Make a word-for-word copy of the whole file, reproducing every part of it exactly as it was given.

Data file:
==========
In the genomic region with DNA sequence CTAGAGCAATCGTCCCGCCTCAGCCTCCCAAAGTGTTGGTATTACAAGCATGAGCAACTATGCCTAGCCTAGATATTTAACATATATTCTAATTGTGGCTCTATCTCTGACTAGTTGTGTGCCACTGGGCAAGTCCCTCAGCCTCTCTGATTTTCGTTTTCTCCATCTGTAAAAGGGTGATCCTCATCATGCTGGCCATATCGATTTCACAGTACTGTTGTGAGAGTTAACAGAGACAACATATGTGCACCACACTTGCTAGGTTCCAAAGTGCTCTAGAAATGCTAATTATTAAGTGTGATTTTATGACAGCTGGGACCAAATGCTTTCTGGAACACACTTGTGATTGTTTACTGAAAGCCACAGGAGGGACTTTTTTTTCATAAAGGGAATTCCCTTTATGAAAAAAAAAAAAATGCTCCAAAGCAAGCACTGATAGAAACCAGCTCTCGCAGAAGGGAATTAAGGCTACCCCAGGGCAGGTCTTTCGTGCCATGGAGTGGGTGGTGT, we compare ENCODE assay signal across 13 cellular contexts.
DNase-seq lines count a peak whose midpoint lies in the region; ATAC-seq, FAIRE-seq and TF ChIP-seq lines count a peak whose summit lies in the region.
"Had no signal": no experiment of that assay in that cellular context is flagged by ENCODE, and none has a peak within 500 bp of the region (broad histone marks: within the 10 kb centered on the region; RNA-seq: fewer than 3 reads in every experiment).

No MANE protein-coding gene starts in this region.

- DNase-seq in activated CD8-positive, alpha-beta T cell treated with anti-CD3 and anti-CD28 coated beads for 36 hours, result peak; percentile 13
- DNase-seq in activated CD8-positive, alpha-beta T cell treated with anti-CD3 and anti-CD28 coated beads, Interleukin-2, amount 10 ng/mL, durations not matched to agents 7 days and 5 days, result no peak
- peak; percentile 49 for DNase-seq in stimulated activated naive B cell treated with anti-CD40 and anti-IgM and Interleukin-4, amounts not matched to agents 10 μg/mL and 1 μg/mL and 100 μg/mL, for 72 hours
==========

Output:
In the genomic region with DNA sequence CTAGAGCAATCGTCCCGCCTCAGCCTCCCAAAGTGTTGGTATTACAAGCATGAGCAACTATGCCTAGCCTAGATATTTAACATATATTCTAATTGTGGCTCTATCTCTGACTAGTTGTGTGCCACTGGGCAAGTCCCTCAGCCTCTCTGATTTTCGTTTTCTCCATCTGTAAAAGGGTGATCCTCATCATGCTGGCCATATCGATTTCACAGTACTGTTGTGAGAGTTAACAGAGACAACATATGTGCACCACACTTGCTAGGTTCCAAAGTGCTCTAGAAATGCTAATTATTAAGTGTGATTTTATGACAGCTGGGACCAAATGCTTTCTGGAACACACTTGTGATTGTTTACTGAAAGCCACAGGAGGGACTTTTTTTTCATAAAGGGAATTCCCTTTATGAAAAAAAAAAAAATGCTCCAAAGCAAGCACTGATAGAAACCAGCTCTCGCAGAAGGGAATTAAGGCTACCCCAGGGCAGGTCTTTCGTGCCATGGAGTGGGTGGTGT, we compare ENCODE assay signal across 13 cellular contexts.
DNase-seq lines count a peak whose midpoint lies in the region; ATAC-seq, FAIRE-seq and TF ChIP-seq lines count a peak whose summit lies in the region.
"Had no signal": no experiment of that assay in that cellular context is flagged by ENCODE, and none has a peak within 500 bp of the region (broad histone marks: within the 10 kb centered on the region; RNA-seq: fewer than 3 reads in every experiment).

No MANE protein-coding gene starts in this region.

- DNase-seq in activated CD8-positive, alpha-beta T cell treated with anti-CD3 and anti-CD28 coated beads for 36 hours, result peak; percentile 13
- DNase-seq in activated CD8-positive, alpha-beta T cell treated with anti-CD3 and anti-CD28 coated beads, Interleukin-2, amount 10 ng/mL, durations not matched to agents 7 days and 5 days, result no peak
- peak; percentile 49 for DNase-seq in stimulated activated naive B cell treated with anti-CD40 and anti-IgM and Interleukin-4, amounts not matched to agents 10 μg/mL and 1 μg/mL and 100 μg/mL, for 72 hours